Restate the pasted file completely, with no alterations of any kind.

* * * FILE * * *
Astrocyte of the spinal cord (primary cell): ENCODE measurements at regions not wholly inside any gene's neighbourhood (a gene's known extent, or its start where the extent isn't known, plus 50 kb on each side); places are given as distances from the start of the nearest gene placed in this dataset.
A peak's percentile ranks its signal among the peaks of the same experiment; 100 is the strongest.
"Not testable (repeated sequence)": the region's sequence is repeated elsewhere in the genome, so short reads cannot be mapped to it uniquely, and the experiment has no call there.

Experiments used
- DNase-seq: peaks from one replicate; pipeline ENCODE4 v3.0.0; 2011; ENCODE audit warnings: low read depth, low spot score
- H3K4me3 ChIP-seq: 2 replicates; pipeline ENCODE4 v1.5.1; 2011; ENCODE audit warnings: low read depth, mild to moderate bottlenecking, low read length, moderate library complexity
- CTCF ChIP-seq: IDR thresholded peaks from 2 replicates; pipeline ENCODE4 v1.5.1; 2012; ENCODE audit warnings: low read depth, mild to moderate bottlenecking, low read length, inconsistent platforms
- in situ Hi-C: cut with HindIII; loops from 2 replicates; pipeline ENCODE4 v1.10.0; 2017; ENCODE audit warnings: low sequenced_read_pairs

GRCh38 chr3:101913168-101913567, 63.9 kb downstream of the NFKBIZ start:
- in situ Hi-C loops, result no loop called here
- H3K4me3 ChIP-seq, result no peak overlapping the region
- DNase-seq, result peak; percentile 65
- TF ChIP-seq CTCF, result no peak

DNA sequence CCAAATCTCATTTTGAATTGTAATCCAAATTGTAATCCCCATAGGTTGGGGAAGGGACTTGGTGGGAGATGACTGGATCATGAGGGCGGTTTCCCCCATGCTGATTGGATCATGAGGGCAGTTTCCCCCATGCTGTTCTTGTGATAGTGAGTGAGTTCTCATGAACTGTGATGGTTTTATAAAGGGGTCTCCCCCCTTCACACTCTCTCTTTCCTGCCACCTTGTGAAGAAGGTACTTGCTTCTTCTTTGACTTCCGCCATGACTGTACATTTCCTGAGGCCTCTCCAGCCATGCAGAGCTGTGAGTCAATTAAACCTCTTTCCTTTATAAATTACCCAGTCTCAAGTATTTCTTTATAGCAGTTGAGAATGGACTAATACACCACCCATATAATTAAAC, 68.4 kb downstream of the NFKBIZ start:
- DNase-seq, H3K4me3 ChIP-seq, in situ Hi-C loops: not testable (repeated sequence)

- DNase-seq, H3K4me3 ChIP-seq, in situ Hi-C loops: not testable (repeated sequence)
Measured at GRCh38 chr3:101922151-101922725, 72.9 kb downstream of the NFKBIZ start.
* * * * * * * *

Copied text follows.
Astrocyte of the spinal cord (primary cell): ENCODE measurements at regions not wholly inside any gene's neighbourhood (a gene's known extent, or its start where the extent isn't known, plus 50 kb on each side); places are given as distances from the start of the nearest gene placed in this dataset.
A peak's percentile ranks its signal among the peaks of the same experiment; 100 is the strongest.
"Not testable (repeated sequence)": the region's sequence is repeated elsewhere in the genome, so short reads cannot be mapped to it uniquely, and the experiment has no call there.

Experiments used
- DNase-seq: peaks from one replicate; pipeline ENCODE4 v3.0.0; 2011; ENCODE audit warnings: low read depth, low spot score
- H3K4me3 ChIP-seq: 2 replicates; pipeline ENCODE4 v1.5.1; 2011; ENCODE audit warnings: low read depth, mild to moderate bottlenecking, low read length, moderate library complexity
- CTCF ChIP-seq: IDR thresholded peaks from 2 replicates; pipeline ENCODE4 v1.5.1; 2012; ENCODE audit warnings: low read depth, mild to moderate bottlenecking, low read length, inconsistent platforms
- in situ Hi-C: cut with HindIII; loops from 2 replicates; pipeline ENCODE4 v1.10.0; 2017; ENCODE audit warnings: low sequenced_read_pairs

GRCh38 chr3:101913168-101913567, 63.9 kb downstream of the NFKBIZ start:
- in situ Hi-C loops, result no loop called here
- H3K4me3 ChIP-seq, result no peak overlapping the region
- DNase-seq, result peak; percentile 65
- TF ChIP-seq CTCF, result no peak

DNA sequence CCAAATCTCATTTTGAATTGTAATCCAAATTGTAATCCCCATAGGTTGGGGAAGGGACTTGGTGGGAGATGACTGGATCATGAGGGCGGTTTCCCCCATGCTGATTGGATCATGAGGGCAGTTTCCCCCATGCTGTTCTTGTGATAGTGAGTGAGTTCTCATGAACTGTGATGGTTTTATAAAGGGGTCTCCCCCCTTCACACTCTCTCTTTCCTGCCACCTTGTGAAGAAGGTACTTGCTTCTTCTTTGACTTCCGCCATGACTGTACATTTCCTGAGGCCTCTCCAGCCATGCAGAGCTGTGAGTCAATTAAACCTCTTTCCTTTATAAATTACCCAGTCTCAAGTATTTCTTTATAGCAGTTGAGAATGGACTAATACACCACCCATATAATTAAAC, 68.4 kb downstream of the NFKBIZ start:
- DNase-seq, H3K4me3 ChIP-seq, in situ Hi-C loops: not testable (repeated sequence)

- DNase-seq, H3K4me3 ChIP-seq, in situ Hi-C loops: not testable (repeated sequence)
Measured at GRCh38 chr3:101922151-101922725, 72.9 kb downstream of the NFKBIZ start.